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News release - State survey shows most educators believe they work in good schools

April 27, 2018

State survey shows most educators believe they work in good schools

Educators say their biggest challenge is not having enough time to prepare

DENVER - Eighty-nine percent of Colorado educators believe their school is a good place to work and a beneficial place for students to learn, according to a statewide survey of teachers.

More than 35,000 educators filled out the anonymous Teaching and Learning Conditions in Colorado, or TLCC, survey this spring -- more than half of the 68,000 educators in the state.

“We appreciate everyone who took the time to complete the survey, which gives us valuable information that we can dig into to help us better support teachers and improve education for all students,” said Katy Anthes, Colorado’s education commissioner. 

A large majority of educators responding to the survey said they felt satisfied with instructional practices and support, as well as community support and involvement. In the categories that received the lowest favorable responses, only 57.9 percent of teachers believed they have adequate time to prepare for instruction. The other lowest-rated categories on the TLCC survey were opportunities for professional development and new teacher training.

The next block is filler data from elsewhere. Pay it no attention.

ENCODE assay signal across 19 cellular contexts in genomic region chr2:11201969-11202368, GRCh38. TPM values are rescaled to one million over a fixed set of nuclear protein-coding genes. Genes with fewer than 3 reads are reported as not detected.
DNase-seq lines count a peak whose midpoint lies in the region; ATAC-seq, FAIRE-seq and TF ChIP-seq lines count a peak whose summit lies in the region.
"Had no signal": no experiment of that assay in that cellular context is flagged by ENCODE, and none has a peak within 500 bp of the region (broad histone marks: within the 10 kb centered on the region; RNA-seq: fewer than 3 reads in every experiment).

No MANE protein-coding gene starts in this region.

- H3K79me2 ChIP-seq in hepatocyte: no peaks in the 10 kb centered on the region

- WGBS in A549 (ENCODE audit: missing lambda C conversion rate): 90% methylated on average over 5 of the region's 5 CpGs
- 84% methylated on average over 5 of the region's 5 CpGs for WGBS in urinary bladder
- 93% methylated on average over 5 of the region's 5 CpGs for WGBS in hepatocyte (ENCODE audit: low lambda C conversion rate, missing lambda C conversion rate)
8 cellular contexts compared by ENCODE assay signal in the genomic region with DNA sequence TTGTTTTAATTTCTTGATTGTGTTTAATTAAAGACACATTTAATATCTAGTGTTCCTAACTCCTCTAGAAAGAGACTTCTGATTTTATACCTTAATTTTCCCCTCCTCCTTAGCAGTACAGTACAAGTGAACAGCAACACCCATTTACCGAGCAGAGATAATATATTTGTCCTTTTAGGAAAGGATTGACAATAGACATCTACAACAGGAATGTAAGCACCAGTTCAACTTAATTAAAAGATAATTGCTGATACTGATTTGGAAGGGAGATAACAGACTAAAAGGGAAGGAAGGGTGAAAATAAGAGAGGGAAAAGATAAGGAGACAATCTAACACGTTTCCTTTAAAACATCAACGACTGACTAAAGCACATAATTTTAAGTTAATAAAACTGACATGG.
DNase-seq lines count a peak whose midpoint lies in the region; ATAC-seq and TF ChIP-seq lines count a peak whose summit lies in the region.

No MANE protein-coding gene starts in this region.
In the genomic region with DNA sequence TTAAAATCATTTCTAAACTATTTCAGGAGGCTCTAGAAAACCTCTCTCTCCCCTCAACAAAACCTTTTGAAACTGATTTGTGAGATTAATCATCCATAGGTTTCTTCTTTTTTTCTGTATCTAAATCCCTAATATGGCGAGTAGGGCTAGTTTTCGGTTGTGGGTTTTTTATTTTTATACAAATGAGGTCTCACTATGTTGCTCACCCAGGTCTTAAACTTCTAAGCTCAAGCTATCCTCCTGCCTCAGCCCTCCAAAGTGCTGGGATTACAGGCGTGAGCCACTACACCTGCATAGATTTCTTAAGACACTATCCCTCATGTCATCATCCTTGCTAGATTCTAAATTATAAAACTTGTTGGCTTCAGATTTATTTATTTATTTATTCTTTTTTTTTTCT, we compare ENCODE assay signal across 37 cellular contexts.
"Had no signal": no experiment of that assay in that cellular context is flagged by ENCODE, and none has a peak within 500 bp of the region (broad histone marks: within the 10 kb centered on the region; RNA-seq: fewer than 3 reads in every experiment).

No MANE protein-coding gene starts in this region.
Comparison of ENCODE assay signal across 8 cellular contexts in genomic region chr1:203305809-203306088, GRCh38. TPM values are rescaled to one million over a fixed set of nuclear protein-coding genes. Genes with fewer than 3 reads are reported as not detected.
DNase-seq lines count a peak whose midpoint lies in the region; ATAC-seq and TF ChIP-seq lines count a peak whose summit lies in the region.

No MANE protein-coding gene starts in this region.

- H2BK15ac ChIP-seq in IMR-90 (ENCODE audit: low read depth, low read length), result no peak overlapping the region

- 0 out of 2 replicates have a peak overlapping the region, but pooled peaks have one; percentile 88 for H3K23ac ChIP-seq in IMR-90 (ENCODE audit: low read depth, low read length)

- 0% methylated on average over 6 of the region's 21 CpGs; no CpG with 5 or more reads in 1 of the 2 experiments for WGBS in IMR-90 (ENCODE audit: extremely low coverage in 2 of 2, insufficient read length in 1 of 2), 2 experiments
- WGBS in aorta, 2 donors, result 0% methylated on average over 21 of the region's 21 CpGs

About 57 percent of elementary and middle school educators responded to the survey as well as 53 percent of high school educators. All data results can be viewed by categories and questions online at

This was the first distribution of the TLCC survey, which replaced the TELL Colorado survey. While many of the topics in the survey were similar to the past survey, the TLCC was newly constructed. The topics can be compared over time but CDE cautions comparing individual items between the two surveys. A tool that provides comparisons over time is being developed with researchers now and should be released later this spring.

About the survey

The TLCC survey was developed by APA Consulting, districts and partner organizations including CDE, Colorado Association of School Boards, Colorado Association of School Executives, Colorado Education Association, Colorado Education Initiative, Colorado League of Charter Schools and the Colorado Rural Alliance.

The survey was administered through Cambridge Education and provides feedback from educators on such indicators as school and teacher leadership, instructional practices and support, professional development, facilities and resources, managing student conduct, time for collaborative instructional planning, facilities and resources, community support, and involvement and other supports.

For more information and resources, visit the TLCC website.